And so I did.  I took a deep breath and started running.  I finished and came home.  I made dinner and poured myself a glass of wine.  I read good things that fed my soul and didn’t give rolling over in bed this morning a second thought.  Because this is the only shot I have at today and it deserves better than that.


(Not So) Unexpected Awesome-ness

Yesterday a friend casually mentioned getting  “rush” tickets for a Virginia Rep show.  Did you all know about this?  How did I not? (Maybe it was on facebook.)  Just in case you’re in the dark too, Virginia Rep is now selling tickets for same day shows, 2 hours before the show for a (significantly) reduced price!  Here are the details.

So last evening we went to see Night Blooms, for nearly half price on a random Thursday night.  While I love a planned evening at the theatre, there’s something equally sweet about a seeing a show I hadn’t even thought about over breakfast that morning.  The show itself was well-written and well-acted.  The relationships between characters were grey and complicated; the ending hopeful while resisting tying the whole thing up in big fluffy bow.

Today I was getting ready to sit down and write something about how awesome this one little unexpected surprise was, when I realized I’ve had a week full of them.  From the big (seeing elk at the end of a long hike in Rocky Mountain National Park last Thursday) to the small (that delicious bowl of carrot, coconut, curry soup on Monday).  I suppose it’s actually not so much about the awesome things, as it is the open-ness to seeing the awesome.

The F Word

There’s an awesome dialogue about health and wellness and whole-ness going on here.  After reading it I feel enlightened. And embarrassed.  Why?  Because the concept of fat talk is something I never thought about.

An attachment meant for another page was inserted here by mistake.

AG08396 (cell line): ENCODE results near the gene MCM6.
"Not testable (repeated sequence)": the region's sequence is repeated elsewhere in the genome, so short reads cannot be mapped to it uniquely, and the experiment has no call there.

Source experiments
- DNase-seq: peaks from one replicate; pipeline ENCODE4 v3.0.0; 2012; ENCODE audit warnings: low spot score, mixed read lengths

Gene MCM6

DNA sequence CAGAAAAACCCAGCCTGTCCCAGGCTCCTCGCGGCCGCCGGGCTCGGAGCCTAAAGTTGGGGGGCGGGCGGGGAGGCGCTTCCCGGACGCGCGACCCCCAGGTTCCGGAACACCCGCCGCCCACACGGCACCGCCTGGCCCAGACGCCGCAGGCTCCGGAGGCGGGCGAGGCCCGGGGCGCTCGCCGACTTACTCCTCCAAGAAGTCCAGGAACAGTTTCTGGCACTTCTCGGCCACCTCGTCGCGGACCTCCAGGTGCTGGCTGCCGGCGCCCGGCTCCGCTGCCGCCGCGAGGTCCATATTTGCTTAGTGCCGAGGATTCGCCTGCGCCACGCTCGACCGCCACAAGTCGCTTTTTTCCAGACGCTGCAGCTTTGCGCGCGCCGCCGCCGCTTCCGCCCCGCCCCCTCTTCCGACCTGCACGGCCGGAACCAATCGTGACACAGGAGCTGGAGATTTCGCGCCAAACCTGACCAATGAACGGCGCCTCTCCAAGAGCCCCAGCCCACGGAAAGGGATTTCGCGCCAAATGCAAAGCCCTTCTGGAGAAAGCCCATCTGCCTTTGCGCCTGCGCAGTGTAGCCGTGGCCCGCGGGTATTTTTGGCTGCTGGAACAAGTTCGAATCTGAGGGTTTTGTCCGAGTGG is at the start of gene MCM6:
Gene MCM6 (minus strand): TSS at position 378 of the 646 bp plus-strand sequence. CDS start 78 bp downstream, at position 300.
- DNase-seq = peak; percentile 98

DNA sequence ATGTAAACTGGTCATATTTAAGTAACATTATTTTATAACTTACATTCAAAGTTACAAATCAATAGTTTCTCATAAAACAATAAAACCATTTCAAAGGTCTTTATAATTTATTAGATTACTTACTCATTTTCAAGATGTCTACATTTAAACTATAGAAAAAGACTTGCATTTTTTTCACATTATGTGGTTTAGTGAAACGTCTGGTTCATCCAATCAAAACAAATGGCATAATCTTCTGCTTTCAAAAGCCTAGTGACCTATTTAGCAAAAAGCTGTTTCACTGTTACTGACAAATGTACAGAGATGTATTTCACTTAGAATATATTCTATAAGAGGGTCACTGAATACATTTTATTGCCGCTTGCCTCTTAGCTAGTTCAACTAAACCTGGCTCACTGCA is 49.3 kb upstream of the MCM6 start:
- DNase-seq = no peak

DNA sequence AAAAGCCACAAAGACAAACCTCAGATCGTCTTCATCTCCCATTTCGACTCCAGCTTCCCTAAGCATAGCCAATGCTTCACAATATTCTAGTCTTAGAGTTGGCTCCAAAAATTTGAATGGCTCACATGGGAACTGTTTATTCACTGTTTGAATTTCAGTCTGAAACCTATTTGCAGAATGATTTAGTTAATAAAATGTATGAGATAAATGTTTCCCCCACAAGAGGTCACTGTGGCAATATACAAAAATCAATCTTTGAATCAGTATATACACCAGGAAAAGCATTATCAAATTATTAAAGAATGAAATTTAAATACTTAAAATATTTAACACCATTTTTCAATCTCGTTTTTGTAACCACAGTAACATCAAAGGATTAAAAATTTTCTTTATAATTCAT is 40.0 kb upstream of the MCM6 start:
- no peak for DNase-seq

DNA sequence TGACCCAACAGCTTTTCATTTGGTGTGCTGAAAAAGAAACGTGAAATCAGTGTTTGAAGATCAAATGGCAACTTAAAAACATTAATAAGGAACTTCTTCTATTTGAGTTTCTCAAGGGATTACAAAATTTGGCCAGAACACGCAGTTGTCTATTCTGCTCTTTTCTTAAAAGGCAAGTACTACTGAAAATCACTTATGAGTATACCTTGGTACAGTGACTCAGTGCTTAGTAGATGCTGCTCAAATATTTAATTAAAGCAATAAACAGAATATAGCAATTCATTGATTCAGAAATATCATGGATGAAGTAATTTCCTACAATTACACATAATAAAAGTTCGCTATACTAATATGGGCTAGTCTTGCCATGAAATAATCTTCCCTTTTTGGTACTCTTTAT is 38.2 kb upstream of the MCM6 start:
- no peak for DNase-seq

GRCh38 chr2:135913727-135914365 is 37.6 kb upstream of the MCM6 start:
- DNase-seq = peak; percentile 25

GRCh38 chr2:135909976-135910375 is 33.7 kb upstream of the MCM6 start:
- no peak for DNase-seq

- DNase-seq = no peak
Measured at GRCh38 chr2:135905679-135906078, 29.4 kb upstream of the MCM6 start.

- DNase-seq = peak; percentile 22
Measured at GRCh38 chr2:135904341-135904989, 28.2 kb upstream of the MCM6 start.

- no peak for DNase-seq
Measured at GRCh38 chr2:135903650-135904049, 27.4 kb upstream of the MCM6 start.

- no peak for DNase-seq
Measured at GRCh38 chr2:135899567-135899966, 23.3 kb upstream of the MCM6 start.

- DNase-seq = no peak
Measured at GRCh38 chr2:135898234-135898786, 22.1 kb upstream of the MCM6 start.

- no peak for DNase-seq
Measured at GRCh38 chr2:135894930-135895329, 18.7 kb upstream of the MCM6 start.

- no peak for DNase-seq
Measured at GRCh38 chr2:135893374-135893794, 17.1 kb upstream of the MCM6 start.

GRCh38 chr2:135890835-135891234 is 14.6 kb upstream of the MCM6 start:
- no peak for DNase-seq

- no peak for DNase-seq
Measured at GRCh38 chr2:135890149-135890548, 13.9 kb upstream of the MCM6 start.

My personal philosophy on life embraces kindness to self and others as its overarching value.  My education in counseling taught me about encouraging strength in people.  Yet I had never considered the impact of my internal and external dialogue about weight.  How many times have I thought or said things like, those three miles I ran this morning totally off-set that cinnamon bun I just ate?  How many jokes have I made about my beer belly?  How much have I  talked about the fact  that the apple I ate  is totally counteracting that chocolate bar?  Or lamented I’m so bloated?

This was never directed at others, always at myself (though I’m sure I haven’t contradicted others when they have uttered these phrases about themselves).  But why is this the dialogue? Why not say instead: I’m so proud of myself for running three miles today.  Or damn that was a good cinnamon bun/beer/apple/chocolate bar.  Or I should probably drink some water; that creamy soup didn’t sit so well.

Even more important for my dialogue to change since my professional role involves being a trusted resource for college students.  And while I am appalled at this counselor’s terrible response to a serious situation and can’t imagine what would possess someone to say that, I can’t ignore my own vocabulary.

So I pledge to be more aware.  To stop the fat talk.  To start instead the health talk.  The wellness talk.  The whole-ly, beautifully, uniquely me and you talk.